For years, it has been widely accepted that automated methods of cleaning and high-level disinfection are more reliable than manual methods. Back in 2018, The Society of Diagnostic Medical Sonography (SDMS) stated, “Automated processes are preferable due to the reduced risk of operator error.” Some of the obvious benefits of automated methods include the reduced potential for human error, increased consistency and repeatability, and the maintenance of compliance with established protocols and guidelines.
However, because of the perceived higher cost of automation, many facilities have chosen to stick with manual reprocessing, encouraging employees to be thorough in their work and hoping that will be enough. According to a new study, however, this optimistic approach falls short of the mark when it comes to employee and patient safety.
Published by Elsevier Inc. on behalf of the Association for Professionals in Infection Control and Epidemiology, Inc., this study states, “Manual cleaning of devices generated substantial splash, drenching technicians and the environment with droplets that traveled more than 7 feet… Personal protective equipment did not fully prevent fluid exposure. Shoe covers and transport cassettes tracked fluid throughout the unit.”
So why is a seven foot splash radius so incredibly concerning when we’re talking about high-level disinfection of transesophageal echocardiogram (TEE) ultrasound probes and other ultrasound probes? This is because splashing creates droplets that can spread contaminants, including microorganisms, from the device being cleaned or disinfected to the worker and their surroundings. Workers who are splashed with contaminated liquid or droplets while cleaning medical devices have been exposed to and are at risk of infection by potentially harmful microorganisms. This risk is especially high for workers with weakened immune systems or who have open cuts or wounds on their skin. Workers can also be at risk of exposure to harsh chemical cleaning and disinfection agents that may be toxic or harmful if they come in contact with their skin or eyes. In addition, the study mentions that the fluid got onto the floor and was tracked throughout the unit, making the entire space unsafe.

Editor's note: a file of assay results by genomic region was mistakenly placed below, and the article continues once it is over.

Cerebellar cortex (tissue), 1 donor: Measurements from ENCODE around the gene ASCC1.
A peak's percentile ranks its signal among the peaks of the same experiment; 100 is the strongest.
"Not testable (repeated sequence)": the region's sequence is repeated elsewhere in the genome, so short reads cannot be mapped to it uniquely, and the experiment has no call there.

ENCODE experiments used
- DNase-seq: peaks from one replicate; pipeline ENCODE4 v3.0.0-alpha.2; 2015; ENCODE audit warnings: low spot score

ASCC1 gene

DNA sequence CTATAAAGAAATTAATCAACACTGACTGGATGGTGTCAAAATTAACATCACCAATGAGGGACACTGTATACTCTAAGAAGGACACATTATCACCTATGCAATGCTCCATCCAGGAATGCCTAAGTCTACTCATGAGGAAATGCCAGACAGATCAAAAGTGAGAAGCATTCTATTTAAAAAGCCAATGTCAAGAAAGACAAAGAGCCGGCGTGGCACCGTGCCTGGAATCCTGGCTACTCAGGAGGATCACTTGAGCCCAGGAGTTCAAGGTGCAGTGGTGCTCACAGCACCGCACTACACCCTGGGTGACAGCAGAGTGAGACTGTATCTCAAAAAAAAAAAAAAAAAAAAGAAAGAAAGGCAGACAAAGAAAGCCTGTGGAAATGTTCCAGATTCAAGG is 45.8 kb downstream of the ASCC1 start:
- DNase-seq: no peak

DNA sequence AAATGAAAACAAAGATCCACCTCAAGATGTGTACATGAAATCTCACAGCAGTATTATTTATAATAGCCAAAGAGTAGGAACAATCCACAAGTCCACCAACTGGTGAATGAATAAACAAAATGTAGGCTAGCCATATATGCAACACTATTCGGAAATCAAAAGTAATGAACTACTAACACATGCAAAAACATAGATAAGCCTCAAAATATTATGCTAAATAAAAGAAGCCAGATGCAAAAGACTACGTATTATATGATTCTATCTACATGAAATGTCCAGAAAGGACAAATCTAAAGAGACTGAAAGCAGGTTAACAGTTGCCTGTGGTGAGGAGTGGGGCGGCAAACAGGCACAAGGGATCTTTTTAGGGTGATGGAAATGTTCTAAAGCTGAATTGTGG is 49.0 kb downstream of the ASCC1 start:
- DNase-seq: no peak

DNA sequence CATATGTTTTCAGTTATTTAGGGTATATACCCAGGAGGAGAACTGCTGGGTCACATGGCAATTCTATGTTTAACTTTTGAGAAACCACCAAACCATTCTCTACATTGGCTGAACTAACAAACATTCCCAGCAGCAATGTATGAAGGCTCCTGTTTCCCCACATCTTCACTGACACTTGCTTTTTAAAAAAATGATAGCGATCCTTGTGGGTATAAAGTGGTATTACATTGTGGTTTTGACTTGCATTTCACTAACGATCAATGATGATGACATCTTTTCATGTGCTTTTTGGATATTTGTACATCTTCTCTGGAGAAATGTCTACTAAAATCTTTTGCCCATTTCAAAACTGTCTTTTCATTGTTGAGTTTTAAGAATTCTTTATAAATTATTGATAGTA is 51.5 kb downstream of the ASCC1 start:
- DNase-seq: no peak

There are even more reasons to worry about manual cleaning and disinfection methods regarding the health and safety of employees than previously believed. A common response might be to encourage the use of appropriate personal protective equipment (PPE), such as gloves, gowns, eye protection, and face masks, and to follow established protocols for cleaning and disinfecting medical devices. Surely these protocols will be able to accomplish their purpose and keep workers from harm. Unfortunately, it is not so simple. Another related study made clear that PPE was not actually enough to keep employees safe, stating, “Personal protective equipment was splashed during most activities and did not prevent skin exposure even when properly donned and doffed.” The fact is that if PPE is not doing enough to protect employees from exposure to these abrasive and sometimes dangerous high-level disinfectants, another solution must be found.
The best way to solve the problem is by automating the cleaning and disinfection steps. Utilizing an automated unit to reprocess TEE Probes, like the TEEClean® Automated TEE Probe Cleaner Disinfector, ensures a safer workplace for employees and a safer facility for patients. If a soiled probe is simply inserted into the TEEClean’s cleaning and disinfection reservoir, there is no chance for contaminants from the probe to splash onto workers. The vapor management system even helps keep the air pure from the often bothersome vapors which are common to high-level disinfectants. And since the TEEClean both cleans and high-level disinfects, it completely removes the need for the sinks or basins filled with chemicals which can be splashed around.
In an ideal world, all semi-critical medical devices would have their own version of the TEEClean to clean and disinfect them. Automated methods are best for reprocessing semi-critical medical devices because they reduce the possibility of human error, increase consistency and repeatability, and ensure compliance with protocols and standards. Additionally, automated methods, like TEEClean, can track and record critical parameters, such as temperature and time, to help ensure that the appropriate conditions are met during the reprocessing cycle. This allows for a more accurate and reliable record of the process, thus ensuring safety and compliance of the equipment.
Most valuable of all, automated methods keep healthcare workers safe and healthy themselves. If these studies make anything clear, it’s that manual reprocessing must become a thing of the past if we are to provide employees with safe and healthy working conditions. By investing in an automated unit, a facility is investing in its own staff and in their future.